The High Court in London has just ruled in a matrimonial financial remedies case * how the twin horrors of the pandemic and Brexit should be reflected in the value of a company which figured highly in the assets to be divided up between husband and wife.
In focus was a company providing ducting to a wide range of customers in construction and other industries. A significant proportion of trading business was in the EU and, if there was 'no deal', the free trade tariff on which the company operated would end. The company had already experienced a significant decrease in demand.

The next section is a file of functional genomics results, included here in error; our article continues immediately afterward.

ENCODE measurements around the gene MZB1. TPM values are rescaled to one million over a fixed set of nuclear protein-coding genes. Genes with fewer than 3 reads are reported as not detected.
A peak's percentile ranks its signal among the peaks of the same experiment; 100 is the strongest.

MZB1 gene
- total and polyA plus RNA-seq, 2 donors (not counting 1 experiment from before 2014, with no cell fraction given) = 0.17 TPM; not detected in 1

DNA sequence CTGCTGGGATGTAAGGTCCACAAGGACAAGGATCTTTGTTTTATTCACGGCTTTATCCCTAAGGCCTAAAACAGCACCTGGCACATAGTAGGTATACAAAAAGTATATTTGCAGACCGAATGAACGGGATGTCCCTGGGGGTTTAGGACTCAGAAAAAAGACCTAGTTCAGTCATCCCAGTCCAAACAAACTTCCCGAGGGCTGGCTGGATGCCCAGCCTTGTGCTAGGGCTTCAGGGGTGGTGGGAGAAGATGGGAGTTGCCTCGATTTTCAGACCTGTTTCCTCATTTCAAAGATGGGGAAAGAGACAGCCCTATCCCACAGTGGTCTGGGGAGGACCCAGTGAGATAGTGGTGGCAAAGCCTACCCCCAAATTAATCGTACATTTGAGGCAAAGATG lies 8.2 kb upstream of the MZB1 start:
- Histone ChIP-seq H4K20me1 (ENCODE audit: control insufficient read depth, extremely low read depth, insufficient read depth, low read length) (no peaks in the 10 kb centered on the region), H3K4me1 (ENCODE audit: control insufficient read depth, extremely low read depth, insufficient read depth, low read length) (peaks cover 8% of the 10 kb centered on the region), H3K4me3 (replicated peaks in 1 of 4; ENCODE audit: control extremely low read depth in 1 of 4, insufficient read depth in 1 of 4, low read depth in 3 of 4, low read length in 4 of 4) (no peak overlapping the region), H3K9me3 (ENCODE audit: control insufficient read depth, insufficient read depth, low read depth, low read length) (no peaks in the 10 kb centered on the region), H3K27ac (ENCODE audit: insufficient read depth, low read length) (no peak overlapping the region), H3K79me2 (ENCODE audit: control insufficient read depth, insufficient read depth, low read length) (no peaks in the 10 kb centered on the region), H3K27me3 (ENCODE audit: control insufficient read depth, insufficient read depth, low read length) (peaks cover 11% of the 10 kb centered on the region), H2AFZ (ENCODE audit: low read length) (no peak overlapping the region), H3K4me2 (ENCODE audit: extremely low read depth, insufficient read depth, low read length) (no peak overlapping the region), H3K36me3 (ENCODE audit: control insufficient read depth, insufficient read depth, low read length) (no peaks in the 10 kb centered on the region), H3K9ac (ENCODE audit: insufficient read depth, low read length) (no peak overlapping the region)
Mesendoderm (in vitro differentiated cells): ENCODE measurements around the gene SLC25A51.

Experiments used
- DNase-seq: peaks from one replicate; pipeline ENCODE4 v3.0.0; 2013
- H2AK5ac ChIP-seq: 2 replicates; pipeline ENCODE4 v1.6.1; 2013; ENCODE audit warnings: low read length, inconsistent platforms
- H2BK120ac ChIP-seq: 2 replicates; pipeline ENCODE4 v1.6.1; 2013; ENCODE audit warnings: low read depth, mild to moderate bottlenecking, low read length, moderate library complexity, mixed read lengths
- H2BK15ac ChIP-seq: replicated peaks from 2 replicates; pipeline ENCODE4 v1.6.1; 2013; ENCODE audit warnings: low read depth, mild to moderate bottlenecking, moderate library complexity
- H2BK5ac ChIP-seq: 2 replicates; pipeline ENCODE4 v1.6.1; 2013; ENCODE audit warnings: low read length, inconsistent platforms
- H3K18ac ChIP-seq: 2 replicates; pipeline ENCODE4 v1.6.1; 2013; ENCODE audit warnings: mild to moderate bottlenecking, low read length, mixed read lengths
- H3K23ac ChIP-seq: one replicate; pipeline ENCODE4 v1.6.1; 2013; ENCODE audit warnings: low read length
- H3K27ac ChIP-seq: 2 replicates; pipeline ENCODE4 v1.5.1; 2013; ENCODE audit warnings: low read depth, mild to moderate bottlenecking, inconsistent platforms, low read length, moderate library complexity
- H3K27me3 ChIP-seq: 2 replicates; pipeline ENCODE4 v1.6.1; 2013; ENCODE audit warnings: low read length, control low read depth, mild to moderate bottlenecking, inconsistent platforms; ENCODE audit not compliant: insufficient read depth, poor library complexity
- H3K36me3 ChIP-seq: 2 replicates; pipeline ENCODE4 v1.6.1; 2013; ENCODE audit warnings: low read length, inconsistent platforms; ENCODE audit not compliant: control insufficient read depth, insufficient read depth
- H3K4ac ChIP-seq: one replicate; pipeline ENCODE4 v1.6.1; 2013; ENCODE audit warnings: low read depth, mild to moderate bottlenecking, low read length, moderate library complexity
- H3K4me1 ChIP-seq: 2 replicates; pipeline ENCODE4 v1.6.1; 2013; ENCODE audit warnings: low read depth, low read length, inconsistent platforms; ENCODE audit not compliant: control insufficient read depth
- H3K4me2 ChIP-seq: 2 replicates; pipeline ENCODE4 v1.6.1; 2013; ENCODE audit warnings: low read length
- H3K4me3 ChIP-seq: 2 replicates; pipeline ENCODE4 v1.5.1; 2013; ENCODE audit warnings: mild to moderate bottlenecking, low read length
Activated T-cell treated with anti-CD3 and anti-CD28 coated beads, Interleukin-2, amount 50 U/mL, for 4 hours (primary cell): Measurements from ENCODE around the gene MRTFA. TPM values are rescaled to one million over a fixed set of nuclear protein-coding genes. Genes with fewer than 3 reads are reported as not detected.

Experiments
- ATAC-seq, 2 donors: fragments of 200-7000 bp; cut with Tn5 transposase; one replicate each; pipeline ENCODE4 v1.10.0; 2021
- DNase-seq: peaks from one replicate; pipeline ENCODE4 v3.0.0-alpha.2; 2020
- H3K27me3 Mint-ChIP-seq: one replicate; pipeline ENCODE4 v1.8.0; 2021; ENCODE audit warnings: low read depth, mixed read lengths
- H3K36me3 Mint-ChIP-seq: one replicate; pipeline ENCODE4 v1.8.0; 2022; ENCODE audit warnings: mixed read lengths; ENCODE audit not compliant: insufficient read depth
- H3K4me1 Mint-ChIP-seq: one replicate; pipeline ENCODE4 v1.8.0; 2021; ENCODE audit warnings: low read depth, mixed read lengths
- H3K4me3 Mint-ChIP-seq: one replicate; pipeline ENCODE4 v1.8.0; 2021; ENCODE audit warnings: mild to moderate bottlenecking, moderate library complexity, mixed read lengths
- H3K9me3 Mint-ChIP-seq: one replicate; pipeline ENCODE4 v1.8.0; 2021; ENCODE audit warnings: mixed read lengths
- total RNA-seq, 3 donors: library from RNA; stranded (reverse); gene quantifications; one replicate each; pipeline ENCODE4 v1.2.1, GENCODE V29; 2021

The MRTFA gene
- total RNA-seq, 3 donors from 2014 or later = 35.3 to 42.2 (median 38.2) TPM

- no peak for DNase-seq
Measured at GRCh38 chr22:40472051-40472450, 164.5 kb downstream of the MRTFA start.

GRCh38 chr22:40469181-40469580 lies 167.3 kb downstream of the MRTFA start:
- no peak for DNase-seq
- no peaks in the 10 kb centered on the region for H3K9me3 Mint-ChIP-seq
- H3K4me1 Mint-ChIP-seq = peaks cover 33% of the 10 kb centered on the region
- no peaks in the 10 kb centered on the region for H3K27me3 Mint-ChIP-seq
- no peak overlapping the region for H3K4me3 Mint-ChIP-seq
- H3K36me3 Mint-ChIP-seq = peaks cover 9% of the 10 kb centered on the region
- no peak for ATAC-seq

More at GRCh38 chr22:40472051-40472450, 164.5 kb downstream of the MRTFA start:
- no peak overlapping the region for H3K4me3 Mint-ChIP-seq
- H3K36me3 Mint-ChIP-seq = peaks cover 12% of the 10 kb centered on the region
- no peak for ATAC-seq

It was agreed that the court should take into account both the pandemic and Brexit in deciding what the company was worth. By how much should the value be discounted? The wife argued for a discount of 10% not only to the trading value of the company but to the company's surplus assets of cash and quoted investments. The judge ruled that it was right to knock off 10% but only on the trading value. There was no logic in applying any discount to the pile of cash and investments, he said. There was no evidence that they had suffered a decrease in value.
* OG vAG  EWFC 52